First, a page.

For the last several years, microservices has been an important trend in IT architecture. Technology consulting firm Thoughtworks has declared that “a microservices architecture as programming model” is one of the four rising trends of 2017, whereas others in the press are expressing their endorsement of microservices––making architects and IT executives feel a fear of missing out on the next exciting trend.
In an effort to jump on the hype for microservices, organizations are adopting its architecture too quickly. In the process, they increasingly believe that microservices are a prescriptive architecture pattern and that it must be done one certain way or pattern, or else it simply cannot be achieved.
This presents a challenge. There are a variety of microservices patterns. There are introductory patterns, such as fine-grained SOA – arguably the “big bang” of microservices. And there are a myriad of managed microservices patterns––from those that are message-oriented or event-driven to those that adhere to the replicating, isolating state, and others.
In short, there are a lot of architecture patterns out there; however, adopting these with little thought is not feasible for many organizations and, worryingly, can lead to failure. Organizations must realize that, with microservices, there is not a one-size-fits-all pattern; as a result, they must adopt a mix of approaches that fit their business, legal, technological, and cultural needs.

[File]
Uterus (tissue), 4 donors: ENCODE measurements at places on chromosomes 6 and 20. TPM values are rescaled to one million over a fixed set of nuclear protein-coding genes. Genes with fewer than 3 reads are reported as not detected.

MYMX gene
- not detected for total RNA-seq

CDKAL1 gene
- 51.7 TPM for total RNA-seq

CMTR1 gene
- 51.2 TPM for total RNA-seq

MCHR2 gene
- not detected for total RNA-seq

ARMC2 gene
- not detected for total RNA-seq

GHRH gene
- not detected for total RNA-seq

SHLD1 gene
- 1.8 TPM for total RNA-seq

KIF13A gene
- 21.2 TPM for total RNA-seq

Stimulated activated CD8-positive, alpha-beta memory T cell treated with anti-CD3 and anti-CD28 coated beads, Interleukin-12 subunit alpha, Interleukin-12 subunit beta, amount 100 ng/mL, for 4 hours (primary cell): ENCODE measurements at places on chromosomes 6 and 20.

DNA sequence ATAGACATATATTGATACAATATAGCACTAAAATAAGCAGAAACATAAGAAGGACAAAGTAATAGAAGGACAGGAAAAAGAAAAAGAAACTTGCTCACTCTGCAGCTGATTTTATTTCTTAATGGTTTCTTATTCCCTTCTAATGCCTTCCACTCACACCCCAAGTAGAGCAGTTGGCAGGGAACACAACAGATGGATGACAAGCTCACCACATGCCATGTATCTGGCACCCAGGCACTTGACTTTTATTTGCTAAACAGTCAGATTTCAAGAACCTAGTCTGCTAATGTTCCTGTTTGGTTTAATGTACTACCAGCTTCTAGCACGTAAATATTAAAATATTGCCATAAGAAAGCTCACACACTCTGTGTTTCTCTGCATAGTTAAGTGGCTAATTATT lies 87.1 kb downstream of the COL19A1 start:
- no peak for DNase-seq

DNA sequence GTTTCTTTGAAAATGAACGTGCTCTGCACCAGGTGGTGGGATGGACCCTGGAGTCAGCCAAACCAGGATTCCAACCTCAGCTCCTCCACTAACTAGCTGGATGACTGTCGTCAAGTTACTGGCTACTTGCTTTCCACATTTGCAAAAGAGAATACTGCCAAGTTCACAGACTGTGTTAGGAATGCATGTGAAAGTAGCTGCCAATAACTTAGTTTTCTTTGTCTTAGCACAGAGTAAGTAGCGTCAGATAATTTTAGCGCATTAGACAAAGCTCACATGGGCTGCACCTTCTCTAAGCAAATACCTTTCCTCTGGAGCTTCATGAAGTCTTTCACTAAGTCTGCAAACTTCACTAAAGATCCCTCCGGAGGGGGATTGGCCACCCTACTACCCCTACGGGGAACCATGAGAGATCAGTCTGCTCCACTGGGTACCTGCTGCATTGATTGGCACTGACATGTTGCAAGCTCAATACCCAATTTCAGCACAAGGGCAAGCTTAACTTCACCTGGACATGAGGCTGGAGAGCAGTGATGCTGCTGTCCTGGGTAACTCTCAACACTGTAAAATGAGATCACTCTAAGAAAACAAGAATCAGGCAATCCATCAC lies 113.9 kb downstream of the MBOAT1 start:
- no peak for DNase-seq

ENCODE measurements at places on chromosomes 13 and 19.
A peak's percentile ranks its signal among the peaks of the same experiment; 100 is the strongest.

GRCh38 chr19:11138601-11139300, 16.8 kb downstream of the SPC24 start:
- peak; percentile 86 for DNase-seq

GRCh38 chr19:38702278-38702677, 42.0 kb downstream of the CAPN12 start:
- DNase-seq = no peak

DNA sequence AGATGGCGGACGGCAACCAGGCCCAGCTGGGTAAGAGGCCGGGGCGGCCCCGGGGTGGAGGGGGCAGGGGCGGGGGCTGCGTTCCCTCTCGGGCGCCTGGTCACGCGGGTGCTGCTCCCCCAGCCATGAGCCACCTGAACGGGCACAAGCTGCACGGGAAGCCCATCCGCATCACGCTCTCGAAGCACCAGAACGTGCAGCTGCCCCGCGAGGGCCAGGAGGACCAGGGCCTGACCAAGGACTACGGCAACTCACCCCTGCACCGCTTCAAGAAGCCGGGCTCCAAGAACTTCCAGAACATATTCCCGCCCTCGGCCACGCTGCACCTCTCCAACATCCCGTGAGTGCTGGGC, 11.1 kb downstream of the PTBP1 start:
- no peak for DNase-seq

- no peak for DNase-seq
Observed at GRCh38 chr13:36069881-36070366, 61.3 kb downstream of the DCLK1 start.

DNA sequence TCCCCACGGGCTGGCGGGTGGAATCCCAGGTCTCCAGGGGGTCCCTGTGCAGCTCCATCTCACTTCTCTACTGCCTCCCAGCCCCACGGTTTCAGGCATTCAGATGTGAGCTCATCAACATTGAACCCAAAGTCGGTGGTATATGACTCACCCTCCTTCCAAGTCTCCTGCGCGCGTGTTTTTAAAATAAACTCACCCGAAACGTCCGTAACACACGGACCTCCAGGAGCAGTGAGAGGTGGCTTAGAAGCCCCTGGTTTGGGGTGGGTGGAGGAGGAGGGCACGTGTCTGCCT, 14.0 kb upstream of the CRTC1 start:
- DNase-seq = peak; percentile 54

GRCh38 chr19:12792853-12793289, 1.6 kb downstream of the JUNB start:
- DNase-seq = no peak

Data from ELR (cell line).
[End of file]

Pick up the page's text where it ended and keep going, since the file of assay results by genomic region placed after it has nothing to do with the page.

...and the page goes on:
To help understand what microservices architecture works best for your business, join us next week for a webinar on The Top 6 Microservices Architecture Patterns, in which we will discuss the top six microservices patterns, the advantages and disadvantages of each pattern, and the expected impact that organizations can see when adopting these patterns.
It is our hope that organizations who implement a particular pattern will use the webinar as a reference to thoughtfully plan a tailored architecture around their specific needs and objectives, as opposed to over-applying or adopting a single, prescriptive pattern.
Webinar Date: Wednesday, October 4, 2017
Webinar Time: 10AM – 11AM PST